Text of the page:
Identifying Pericardial Effusion or Tamponade: A Guide to Ultrasound Assessment in the Subcostal 4-chamber view (S4C)
The pericardium, a protective sac surrounding the heart, can accumulate fluid between its two layers (i.e., inner visceral and outer parietal pericardium) in various medical or surgical conditions. When this fluid buildup compresses the heart, leading to reduced cardiac output, it is known as pericardial effusion or tamponade. All views can be used to assess pericardial tamponade. However, did you know that the S4C is the best view to detect posterior collections?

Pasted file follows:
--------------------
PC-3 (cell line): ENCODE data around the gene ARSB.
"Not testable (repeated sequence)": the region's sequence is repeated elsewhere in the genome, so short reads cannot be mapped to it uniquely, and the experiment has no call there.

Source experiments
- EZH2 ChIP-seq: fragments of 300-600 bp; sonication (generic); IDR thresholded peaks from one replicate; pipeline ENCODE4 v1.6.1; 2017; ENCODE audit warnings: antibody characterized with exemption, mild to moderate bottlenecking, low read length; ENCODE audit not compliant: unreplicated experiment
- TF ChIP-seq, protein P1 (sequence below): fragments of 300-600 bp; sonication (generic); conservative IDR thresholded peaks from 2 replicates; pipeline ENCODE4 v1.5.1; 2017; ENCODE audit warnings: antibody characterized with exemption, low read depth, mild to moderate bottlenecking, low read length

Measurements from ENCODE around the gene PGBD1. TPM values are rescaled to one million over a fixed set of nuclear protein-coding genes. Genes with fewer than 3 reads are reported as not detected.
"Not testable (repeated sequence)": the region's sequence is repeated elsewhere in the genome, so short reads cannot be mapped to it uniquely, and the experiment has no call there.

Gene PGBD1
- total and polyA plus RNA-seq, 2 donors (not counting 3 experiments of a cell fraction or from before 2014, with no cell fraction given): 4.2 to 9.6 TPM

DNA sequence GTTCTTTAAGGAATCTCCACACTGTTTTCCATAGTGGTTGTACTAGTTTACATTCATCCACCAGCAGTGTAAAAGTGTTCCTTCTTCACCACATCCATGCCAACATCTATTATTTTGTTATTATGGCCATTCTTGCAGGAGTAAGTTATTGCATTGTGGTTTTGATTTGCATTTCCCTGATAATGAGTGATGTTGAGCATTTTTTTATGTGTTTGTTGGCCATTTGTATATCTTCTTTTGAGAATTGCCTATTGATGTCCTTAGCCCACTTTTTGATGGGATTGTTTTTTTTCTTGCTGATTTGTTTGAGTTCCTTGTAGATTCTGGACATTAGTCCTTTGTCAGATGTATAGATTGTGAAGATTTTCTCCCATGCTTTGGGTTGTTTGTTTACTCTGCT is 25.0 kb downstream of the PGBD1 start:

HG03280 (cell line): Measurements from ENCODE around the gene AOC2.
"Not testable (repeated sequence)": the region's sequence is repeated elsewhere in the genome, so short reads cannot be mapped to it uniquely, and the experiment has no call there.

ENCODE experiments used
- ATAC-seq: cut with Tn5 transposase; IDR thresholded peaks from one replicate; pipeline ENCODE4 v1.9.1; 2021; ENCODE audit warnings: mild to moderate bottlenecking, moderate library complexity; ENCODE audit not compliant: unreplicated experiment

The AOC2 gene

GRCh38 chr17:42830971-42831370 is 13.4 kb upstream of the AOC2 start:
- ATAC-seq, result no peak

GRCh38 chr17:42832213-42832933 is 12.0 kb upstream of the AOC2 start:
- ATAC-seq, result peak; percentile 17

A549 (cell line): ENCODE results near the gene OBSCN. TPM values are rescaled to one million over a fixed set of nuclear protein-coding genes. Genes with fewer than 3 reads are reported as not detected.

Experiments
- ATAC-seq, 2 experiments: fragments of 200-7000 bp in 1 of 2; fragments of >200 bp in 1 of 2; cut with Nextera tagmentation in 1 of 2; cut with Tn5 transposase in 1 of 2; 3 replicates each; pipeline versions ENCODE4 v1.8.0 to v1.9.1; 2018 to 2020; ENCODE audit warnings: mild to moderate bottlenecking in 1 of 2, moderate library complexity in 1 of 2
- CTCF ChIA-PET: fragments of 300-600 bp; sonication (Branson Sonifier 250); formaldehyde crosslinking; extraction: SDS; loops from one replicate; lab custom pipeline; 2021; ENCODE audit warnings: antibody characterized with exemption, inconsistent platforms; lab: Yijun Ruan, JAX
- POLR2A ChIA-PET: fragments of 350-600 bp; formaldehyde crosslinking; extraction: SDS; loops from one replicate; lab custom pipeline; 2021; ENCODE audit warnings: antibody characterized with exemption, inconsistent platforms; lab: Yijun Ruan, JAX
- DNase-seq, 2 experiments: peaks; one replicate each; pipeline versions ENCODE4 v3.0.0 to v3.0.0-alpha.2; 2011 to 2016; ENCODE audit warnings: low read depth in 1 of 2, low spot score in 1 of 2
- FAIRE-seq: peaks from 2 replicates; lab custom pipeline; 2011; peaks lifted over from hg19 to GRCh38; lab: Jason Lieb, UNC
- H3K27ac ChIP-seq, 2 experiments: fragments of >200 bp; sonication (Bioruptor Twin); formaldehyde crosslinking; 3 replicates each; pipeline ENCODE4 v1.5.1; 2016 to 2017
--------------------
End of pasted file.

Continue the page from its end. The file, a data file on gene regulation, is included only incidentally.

Ultrasound imaging plays a crucial role in identifying this condition and assessing its severity. Here’s a guide to detecting a large cardiac tamponade in the subcostal 4-chamber view (S4C).
Ultrasound features: Anechogenic layer between the heart and pericardium. A large tamponade can be recognized by:
- Size: Measure at end-diastole! (overestimation during systole)
Large: > 2 cm
- Cardiac cycle
During systole and diastole: Moderate – large
Circumferential: Moderate – large
- Additionally, you can visualize the inferior vena cava and focus on the right ventricle for compression.
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